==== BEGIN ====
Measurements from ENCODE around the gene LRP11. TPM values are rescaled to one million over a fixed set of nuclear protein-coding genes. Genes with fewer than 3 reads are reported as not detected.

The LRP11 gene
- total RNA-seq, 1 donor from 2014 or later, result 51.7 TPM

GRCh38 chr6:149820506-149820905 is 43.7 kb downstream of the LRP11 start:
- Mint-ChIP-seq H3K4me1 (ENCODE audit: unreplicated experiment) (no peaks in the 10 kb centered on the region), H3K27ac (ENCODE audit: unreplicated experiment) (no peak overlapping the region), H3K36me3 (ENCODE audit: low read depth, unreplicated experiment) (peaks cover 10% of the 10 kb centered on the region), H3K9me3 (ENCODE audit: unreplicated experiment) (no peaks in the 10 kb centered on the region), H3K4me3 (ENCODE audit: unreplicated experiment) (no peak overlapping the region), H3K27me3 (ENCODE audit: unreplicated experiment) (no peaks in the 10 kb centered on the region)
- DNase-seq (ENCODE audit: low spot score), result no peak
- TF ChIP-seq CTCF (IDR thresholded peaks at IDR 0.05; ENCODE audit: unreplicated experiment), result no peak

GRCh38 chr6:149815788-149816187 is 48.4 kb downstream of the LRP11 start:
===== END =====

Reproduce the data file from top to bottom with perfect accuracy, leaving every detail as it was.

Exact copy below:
Measurements from ENCODE around the gene LRP11. TPM values are rescaled to one million over a fixed set of nuclear protein-coding genes. Genes with fewer than 3 reads are reported as not detected.

The LRP11 gene
- total RNA-seq, 1 donor from 2014 or later, result 51.7 TPM

GRCh38 chr6:149820506-149820905 is 43.7 kb downstream of the LRP11 start:
- Mint-ChIP-seq H3K4me1 (ENCODE audit: unreplicated experiment) (no peaks in the 10 kb centered on the region), H3K27ac (ENCODE audit: unreplicated experiment) (no peak overlapping the region), H3K36me3 (ENCODE audit: low read depth, unreplicated experiment) (peaks cover 10% of the 10 kb centered on the region), H3K9me3 (ENCODE audit: unreplicated experiment) (no peaks in the 10 kb centered on the region), H3K4me3 (ENCODE audit: unreplicated experiment) (no peak overlapping the region), H3K27me3 (ENCODE audit: unreplicated experiment) (no peaks in the 10 kb centered on the region)
- DNase-seq (ENCODE audit: low spot score), result no peak
- TF ChIP-seq CTCF (IDR thresholded peaks at IDR 0.05; ENCODE audit: unreplicated experiment), result no peak

GRCh38 chr6:149815788-149816187 is 48.4 kb downstream of the LRP11 start: